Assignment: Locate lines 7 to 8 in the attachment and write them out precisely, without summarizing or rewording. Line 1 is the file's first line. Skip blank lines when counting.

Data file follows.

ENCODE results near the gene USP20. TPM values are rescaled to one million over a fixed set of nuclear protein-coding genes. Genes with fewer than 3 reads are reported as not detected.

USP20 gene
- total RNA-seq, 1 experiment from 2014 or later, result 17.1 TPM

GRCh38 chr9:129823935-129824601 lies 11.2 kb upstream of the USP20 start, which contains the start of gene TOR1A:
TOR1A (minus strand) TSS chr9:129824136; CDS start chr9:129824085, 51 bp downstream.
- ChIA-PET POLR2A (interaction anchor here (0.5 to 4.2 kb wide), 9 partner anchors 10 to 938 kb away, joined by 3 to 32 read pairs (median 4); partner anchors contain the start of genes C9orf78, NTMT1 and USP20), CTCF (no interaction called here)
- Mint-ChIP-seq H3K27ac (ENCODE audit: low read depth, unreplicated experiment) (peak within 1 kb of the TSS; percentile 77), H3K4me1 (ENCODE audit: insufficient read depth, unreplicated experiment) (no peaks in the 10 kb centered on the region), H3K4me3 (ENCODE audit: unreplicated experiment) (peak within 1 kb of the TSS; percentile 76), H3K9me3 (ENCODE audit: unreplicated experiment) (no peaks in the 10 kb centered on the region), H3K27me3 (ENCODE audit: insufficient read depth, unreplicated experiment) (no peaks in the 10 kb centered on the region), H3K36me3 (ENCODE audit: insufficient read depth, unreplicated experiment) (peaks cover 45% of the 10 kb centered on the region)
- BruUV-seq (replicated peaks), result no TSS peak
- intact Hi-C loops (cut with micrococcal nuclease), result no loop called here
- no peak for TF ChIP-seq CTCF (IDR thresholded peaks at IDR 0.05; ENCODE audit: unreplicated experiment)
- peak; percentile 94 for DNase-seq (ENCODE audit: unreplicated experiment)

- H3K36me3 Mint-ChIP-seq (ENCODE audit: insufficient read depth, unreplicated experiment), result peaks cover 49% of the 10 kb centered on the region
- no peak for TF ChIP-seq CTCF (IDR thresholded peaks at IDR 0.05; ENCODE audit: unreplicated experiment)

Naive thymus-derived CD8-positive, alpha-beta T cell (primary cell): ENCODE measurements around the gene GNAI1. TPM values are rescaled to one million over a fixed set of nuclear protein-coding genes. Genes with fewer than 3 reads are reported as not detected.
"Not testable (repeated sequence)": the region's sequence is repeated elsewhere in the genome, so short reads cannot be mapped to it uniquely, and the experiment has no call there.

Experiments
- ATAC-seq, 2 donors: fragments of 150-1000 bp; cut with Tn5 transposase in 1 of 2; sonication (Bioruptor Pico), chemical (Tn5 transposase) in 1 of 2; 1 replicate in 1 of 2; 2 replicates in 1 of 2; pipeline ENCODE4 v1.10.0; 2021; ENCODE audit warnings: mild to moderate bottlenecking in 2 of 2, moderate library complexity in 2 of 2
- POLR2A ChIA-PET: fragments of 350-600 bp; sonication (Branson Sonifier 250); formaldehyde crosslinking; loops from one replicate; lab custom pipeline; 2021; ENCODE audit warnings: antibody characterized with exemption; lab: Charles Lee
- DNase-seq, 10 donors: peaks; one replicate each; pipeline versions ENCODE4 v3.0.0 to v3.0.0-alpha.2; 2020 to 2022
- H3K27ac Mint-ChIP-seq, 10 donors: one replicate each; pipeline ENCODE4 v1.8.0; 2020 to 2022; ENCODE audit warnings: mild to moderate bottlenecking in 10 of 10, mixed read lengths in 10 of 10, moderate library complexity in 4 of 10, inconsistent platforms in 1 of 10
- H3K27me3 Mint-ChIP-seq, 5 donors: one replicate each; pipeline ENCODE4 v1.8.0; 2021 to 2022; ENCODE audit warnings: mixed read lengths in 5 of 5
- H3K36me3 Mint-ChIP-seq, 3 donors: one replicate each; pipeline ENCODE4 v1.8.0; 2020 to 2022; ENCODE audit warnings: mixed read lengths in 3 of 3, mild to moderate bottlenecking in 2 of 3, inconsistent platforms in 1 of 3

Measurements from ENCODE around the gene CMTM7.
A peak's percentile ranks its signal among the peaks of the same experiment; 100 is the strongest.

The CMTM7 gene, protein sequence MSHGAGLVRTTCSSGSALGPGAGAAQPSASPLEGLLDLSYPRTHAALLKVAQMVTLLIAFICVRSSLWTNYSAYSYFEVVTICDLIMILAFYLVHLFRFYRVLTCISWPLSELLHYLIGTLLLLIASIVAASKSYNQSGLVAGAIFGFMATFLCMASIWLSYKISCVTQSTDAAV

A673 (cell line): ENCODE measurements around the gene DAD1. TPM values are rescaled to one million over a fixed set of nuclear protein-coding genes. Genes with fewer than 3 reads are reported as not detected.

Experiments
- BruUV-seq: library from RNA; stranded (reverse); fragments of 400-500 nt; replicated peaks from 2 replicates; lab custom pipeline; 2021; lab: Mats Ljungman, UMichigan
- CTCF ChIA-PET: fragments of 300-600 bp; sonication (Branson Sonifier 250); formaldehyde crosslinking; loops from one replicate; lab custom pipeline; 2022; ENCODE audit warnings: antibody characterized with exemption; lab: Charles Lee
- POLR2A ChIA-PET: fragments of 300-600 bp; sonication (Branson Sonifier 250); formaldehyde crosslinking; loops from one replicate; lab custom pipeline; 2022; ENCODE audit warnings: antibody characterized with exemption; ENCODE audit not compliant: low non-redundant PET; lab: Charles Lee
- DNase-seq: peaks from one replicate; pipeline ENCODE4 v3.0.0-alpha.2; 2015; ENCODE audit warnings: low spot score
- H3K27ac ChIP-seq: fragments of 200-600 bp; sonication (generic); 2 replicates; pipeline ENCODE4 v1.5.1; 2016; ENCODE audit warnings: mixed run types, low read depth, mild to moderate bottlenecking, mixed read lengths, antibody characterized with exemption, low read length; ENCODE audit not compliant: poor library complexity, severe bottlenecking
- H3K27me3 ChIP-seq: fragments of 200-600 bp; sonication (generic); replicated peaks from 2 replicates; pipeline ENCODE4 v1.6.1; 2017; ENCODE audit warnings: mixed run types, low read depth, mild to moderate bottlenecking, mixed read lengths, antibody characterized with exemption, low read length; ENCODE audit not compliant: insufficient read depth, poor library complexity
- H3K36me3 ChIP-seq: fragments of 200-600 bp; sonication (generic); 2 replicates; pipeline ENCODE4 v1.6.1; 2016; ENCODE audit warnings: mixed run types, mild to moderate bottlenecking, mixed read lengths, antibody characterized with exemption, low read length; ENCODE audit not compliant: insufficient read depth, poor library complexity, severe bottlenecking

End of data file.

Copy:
- Mint-ChIP-seq H3K27ac (ENCODE audit: low read depth, unreplicated experiment) (peak within 1 kb of the TSS; percentile 77), H3K4me1 (ENCODE audit: insufficient read depth, unreplicated experiment) (no peaks in the 10 kb centered on the region), H3K4me3 (ENCODE audit: unreplicated experiment) (peak within 1 kb of the TSS; percentile 76), H3K9me3 (ENCODE audit: unreplicated experiment) (no peaks in the 10 kb centered on the region), H3K27me3 (ENCODE audit: insufficient read depth, unreplicated experiment) (no peaks in the 10 kb centered on the region), H3K36me3 (ENCODE audit: insufficient read depth, unreplicated experiment) (peaks cover 45% of the 10 kb centered on the region)
- BruUV-seq (replicated peaks), result no TSS peak